Now that Obamacare has become law,privacy advocacy groups are naturally concerned about what this means for patients confidential medical information. One of the key components of the new legislation is the sharing of valuable medical information through new technologies in order to create a comprehensive database of medical records. The goals of such a system are admirable: better care by hospitals, doctors, insurance companies, and pharmacies by being able to have an instant picture of a person’s medical history. No one can deny that such a system would be a caregiver’s ideal world…if implemented correctly and efficiently.
Unfortunately, very few large scale initiatives by our government have ever been implemented in that fashion, and the scale of this one is unlike anything we have ever seen before. But even though many of the components of the new health care system are years from being implemented, people are already taking notice and starting to be concerned about who can see their private medical information.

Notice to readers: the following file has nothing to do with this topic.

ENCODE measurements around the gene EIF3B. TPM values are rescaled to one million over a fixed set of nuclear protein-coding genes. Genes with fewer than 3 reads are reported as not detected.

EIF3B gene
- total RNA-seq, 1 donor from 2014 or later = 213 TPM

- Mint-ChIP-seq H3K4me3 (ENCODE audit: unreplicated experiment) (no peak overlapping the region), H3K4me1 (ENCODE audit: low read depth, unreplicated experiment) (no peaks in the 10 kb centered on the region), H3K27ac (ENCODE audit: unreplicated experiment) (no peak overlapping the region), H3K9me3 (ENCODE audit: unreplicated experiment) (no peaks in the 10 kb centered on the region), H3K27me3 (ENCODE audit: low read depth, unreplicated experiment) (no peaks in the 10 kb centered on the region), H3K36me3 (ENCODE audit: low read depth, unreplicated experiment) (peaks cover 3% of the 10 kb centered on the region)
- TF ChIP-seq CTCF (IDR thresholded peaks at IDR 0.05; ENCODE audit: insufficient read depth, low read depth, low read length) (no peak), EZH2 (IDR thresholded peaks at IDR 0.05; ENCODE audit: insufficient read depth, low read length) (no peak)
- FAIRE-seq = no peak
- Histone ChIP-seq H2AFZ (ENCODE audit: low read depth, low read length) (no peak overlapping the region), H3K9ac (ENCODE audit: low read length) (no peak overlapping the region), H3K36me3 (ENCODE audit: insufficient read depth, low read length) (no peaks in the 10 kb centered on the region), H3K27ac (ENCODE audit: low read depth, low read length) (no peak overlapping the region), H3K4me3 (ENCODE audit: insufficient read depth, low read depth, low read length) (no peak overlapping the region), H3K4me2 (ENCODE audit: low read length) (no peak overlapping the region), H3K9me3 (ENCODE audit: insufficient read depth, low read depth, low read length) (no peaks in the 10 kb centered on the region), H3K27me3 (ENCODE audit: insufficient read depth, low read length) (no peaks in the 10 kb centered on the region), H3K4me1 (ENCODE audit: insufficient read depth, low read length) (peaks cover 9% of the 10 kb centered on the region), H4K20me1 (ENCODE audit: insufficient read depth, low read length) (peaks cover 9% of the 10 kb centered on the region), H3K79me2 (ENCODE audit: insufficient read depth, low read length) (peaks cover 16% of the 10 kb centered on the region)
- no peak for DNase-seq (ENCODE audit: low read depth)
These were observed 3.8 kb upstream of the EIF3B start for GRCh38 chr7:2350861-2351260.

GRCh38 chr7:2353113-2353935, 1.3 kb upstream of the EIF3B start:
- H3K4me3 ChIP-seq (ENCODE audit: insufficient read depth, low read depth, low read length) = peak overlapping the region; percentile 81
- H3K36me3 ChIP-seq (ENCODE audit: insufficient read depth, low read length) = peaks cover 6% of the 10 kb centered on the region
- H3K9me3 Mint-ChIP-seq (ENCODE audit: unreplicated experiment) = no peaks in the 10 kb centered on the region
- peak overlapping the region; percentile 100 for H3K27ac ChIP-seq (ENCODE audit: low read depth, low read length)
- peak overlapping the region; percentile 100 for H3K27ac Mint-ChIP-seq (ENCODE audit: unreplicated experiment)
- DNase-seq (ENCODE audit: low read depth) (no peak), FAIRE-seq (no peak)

One industry that has already been offering confidential medical testing for the past twenty plus years is the online STD Testing industry. Started during the rise of HIV and Aids awareness, these companies, staffed with fully trained counselors and medical personnel, began offering confidential and immediate STD testing to the one hundred million sexually active adults in the United States. Prior to this, the only option an individual had was to go see his or her doctor, or to travel to one of the crowded, understaffed free health clinics. In each of those scenarios, a detailed record was kept of what activity caused your concern, what type of testing you had done, and what the results were of those tests. As insurance providers started assembling more data on pre-existing conditions in order to rate potential customers, more and more people were concerned that these “black marks” on their health record would somehow cause their already sky rocketing insurance rates to go up even more, or possibly even exempt them for coverage due to what might be considered”risky behavior”.
Now, individuals can alternatively contact one of the many private testing companies, schedule the test at their convenience, and get their results in as little as one day. And all of this is done in private, without anything showing up on your permanent health record. Many industry experts see this trend expanding as more parts of the health care law go into effect, and they are not only talking about STD testing. General wellness testing and DNA testing can now be obtained and can give valuable insight into a person’s overall health and into any possible issues they might be prone to in their life. And only you know the tests you chose to take, and the results of each.